Cast:Sanjay Dutt, Imran Khan, Minissha Lamba, Vidya Malvade, Rahul Dev, Reema Lagoo
Publicity Designer:Rahul Nanda, Himanshu Nanda
Story Writer:Shibani Bathija
Costume Designer:Shilpa Bhatia Sethi
Sound Designer:Dwarak Warrier
Producer:Dhilin Mehta Banner:Shri Ashtavinayak Cine Visions
Music Director:Sanjeev Vyas, Sandeep Vyas, Pritam
Playback Singer:Sunidhi Chauhan, Sukhwinder Singh, Shreya Ghosal, Adnan Sami, Akruti Kakkar, Sandeep Vyas, Suzie. Q
Background Sound:Raju Singh
Lyricist:Mayur Puri, Sanjeev Vyas, Sandeep Vyas
Music Company:Sony Music
Had it not been for Imran Khan , Sanjay Gadhvi’s movie Kidnap might have been a good nap.
Picking out plot-holes in this purported thriller can be a tedious job as tiring as a chubby Sanjay Dutt hopping across the roof-beams of an under-construction high-rise building in pursuit of his daughter’s kidnapper. Quite obviously, the lithe kidnapper slips out of his hands, just like the plot keeps slipping out of Gadhvi’s grip throughout the course of this strictly timepass film.
Theonly silver lining is Imran Khan, who, armed with his mysterious screen presence, holds you to your seat for most part of the film. But then, every silver lining has a dark cloud nearby.
The movie tells the story of a young, angst-filled man (Imran Khan) who kidnaps the daughter ( Minissha Lamba ) of a rich industrialist (Sanjay Dutt) to settle an old score. Instead of demanding a huge ransom, the kidnapper holds the businessman to ransom and plays a game with him. In the game, the kidnapper makes him do things like burgle a rival’s house, rescue a prisoner from a high-security jail, and even kill someone.
Now, there has to be a reason strong and sound enough for the kidnapper to make the businessman do such crazy things. When that subplot is revealed, the movie hits rock bottom and you somehow manage to stop yourself from pulling your hair. The subplot shows how Dutt had once wronged a teenaged boy. Without giving away the plot, I will safely add that it is so embarrassing to watch that you want to hurl your popcorn bucket to the screen, if only you hadn’t paid out of your own wallet for it.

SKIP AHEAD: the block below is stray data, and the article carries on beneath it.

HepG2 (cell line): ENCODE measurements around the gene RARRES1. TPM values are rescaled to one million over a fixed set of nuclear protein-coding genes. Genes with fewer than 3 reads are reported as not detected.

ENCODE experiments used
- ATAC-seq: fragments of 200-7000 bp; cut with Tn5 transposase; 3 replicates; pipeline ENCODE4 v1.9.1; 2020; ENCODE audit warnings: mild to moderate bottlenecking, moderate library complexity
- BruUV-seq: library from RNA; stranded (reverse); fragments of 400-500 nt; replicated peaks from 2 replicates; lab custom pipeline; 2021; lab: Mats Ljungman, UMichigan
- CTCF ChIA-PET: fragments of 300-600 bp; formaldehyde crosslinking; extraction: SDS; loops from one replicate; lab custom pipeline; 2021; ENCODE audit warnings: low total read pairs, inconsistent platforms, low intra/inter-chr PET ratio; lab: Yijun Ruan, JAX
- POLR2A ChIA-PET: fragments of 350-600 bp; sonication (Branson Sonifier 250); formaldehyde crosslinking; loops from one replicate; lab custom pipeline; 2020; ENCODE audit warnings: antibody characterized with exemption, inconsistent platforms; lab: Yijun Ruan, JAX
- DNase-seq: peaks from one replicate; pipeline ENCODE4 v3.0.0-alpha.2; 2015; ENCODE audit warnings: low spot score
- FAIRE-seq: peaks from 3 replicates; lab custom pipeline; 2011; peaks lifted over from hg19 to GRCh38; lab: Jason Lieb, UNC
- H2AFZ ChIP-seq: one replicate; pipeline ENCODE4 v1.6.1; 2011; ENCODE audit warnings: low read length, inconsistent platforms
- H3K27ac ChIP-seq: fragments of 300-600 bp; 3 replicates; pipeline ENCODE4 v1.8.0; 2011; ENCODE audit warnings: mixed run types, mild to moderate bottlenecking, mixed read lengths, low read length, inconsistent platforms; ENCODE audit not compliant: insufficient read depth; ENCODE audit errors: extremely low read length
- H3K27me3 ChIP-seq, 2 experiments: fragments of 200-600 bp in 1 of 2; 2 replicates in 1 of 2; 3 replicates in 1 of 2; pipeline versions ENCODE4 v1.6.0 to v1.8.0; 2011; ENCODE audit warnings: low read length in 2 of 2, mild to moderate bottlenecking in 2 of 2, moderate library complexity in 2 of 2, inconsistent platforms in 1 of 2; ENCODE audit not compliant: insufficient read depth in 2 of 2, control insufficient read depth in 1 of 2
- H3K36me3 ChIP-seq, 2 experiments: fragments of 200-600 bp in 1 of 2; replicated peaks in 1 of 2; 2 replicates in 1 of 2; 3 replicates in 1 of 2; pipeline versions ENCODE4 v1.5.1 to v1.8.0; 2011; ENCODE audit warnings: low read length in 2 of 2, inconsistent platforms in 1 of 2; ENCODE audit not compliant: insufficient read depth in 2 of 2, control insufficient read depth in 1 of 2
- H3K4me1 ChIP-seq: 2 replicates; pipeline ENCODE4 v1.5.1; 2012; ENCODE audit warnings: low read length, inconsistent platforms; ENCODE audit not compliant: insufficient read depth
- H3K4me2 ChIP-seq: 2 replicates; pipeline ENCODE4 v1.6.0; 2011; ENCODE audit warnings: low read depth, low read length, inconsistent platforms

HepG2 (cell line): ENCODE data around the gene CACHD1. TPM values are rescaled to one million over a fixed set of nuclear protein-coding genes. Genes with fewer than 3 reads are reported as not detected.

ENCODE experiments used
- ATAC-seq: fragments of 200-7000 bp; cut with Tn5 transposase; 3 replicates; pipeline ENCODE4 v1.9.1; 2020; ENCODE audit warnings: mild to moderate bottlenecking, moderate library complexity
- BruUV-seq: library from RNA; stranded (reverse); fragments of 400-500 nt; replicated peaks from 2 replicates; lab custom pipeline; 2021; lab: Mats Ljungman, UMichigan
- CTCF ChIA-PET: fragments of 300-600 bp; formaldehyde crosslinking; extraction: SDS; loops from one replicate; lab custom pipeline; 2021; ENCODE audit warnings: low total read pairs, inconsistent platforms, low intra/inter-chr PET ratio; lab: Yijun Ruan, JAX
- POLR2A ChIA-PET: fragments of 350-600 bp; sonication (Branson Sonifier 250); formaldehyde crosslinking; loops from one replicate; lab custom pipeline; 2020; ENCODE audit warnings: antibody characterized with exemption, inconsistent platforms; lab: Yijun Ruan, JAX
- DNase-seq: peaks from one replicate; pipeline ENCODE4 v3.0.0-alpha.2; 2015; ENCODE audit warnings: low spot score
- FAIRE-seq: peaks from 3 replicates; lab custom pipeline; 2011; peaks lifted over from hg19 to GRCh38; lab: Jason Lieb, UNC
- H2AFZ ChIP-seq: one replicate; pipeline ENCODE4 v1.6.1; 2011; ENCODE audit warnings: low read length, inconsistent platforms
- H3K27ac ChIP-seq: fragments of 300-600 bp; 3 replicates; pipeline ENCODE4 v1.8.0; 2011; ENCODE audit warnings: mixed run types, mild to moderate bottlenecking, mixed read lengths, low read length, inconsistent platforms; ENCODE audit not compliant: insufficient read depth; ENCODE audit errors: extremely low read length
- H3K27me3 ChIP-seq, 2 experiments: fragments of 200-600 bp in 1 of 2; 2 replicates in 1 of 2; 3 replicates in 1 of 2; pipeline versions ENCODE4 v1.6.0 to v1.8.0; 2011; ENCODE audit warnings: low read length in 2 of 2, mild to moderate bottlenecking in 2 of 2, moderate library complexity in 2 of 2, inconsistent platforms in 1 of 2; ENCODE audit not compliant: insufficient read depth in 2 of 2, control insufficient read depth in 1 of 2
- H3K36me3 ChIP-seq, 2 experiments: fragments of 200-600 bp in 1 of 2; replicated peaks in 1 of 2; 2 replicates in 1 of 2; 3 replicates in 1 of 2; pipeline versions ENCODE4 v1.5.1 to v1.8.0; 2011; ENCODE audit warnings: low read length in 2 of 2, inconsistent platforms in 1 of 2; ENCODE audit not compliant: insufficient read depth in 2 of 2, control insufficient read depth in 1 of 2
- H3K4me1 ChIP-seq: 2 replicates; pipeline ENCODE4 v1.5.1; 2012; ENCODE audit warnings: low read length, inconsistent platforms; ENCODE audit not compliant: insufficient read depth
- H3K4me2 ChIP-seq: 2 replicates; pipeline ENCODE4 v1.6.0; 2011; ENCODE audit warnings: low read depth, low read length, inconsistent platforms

Thriller is a genre that doesn’t allow room for much cinematic liberty. The script has to be taut and the plot must unfold in such a way that the viewer is able to piece together the jigsaw and connect the dots by the end. But what you come across in ‘Kidnap’ are a lot of missing pieces and loose ends.
Sanjay Gadhvi doesn’t rely so much on logic as on convenience. He shows the captive Minissha Lamba fashionably dressed in clothes so skimpy that they keep distracting the sullen kidnapper time and again. And as a viewer, you completely empathize with the lad. For, throughout her captivity, Minissha’s character is undeviatingly focused on her dresses, be them cleavage-flaunting gowns or hot pants with shimmering belly chains to boot.
Imran Khan holds the film together by rising above the shoddy script solely by dint of his performance. Though he doesn’t do anything stellar, there’s something about him that catches your eye whenever he is on the screen. Hot as a potato and cool as a cucumber, Imran walks through his role with menacing ease. Minissha performs well but her styling looks very odd on her character. Sanjay Dutt is okay as long as he doesn’t do action. There’s a scene in which he tells the kidnapper to go to hell, and his wife, Vidya Malvade , vents out her anger on Dutt. He turns to her and says: “you’re over-reacting”. He should’ve said “you’re over acting”.
‘Kidnap’ does have a few good sequences. The movie’s music is average and the item by Sophie Choudhary or the beach song by Minissha fails to lift your spirits.
What does kick the adrenaline is a superbly executed chase sequence in which Imran hops across buildings and climbs up scaffoldings like a monkey. For this sequence and for Imran’s performance, ‘Kidnap’ gets two stars.